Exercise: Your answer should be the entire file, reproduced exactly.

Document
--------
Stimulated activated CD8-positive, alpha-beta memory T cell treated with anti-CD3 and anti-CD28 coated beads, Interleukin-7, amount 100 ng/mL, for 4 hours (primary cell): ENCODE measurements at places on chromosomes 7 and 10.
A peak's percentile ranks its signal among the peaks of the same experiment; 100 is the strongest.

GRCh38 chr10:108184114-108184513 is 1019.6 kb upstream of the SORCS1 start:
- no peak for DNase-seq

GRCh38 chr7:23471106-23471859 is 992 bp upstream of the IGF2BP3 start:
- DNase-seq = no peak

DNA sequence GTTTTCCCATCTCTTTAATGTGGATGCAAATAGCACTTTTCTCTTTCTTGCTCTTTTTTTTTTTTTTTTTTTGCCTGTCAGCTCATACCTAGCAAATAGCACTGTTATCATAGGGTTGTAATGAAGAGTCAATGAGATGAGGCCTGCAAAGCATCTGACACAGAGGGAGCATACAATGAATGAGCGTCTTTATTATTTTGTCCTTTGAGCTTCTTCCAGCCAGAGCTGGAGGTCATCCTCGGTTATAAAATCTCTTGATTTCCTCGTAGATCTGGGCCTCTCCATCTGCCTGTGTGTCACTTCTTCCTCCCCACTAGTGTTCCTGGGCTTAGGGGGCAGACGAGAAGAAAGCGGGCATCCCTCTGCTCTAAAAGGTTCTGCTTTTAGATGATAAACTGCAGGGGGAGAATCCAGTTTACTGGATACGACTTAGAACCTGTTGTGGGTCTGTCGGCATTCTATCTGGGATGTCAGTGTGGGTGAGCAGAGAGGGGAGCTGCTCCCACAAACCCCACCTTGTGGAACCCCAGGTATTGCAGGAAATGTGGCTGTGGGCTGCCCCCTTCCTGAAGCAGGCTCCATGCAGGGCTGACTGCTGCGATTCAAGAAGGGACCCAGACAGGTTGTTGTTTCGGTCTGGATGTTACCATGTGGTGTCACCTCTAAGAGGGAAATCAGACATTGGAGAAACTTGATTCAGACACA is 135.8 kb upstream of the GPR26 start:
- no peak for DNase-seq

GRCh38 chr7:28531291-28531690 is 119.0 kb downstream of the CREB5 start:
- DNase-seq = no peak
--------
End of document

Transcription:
Stimulated activated CD8-positive, alpha-beta memory T cell treated with anti-CD3 and anti-CD28 coated beads, Interleukin-7, amount 100 ng/mL, for 4 hours (primary cell): ENCODE measurements at places on chromosomes 7 and 10.
A peak's percentile ranks its signal among the peaks of the same experiment; 100 is the strongest.

GRCh38 chr10:108184114-108184513 is 1019.6 kb upstream of the SORCS1 start:
- no peak for DNase-seq

GRCh38 chr7:23471106-23471859 is 992 bp upstream of the IGF2BP3 start:
- DNase-seq = no peak

DNA sequence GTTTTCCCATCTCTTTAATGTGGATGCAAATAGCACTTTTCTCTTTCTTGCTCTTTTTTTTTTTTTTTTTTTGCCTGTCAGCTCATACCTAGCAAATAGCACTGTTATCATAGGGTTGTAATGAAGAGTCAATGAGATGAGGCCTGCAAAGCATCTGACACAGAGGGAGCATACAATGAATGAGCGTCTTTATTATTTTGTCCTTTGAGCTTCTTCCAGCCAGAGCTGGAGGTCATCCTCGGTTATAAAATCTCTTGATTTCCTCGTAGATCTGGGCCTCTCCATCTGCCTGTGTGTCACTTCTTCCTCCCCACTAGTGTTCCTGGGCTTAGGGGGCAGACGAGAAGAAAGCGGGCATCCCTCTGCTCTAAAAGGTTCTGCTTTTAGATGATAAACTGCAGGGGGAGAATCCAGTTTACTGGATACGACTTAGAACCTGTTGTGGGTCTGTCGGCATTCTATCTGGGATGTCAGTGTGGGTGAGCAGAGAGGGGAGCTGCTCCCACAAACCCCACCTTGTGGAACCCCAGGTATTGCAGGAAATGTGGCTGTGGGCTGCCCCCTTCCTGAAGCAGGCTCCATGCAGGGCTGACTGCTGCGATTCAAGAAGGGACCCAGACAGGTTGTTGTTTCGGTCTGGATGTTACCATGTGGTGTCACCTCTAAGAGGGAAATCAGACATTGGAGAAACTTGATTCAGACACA is 135.8 kb upstream of the GPR26 start:
- no peak for DNase-seq

GRCh38 chr7:28531291-28531690 is 119.0 kb downstream of the CREB5 start:
- DNase-seq = no peak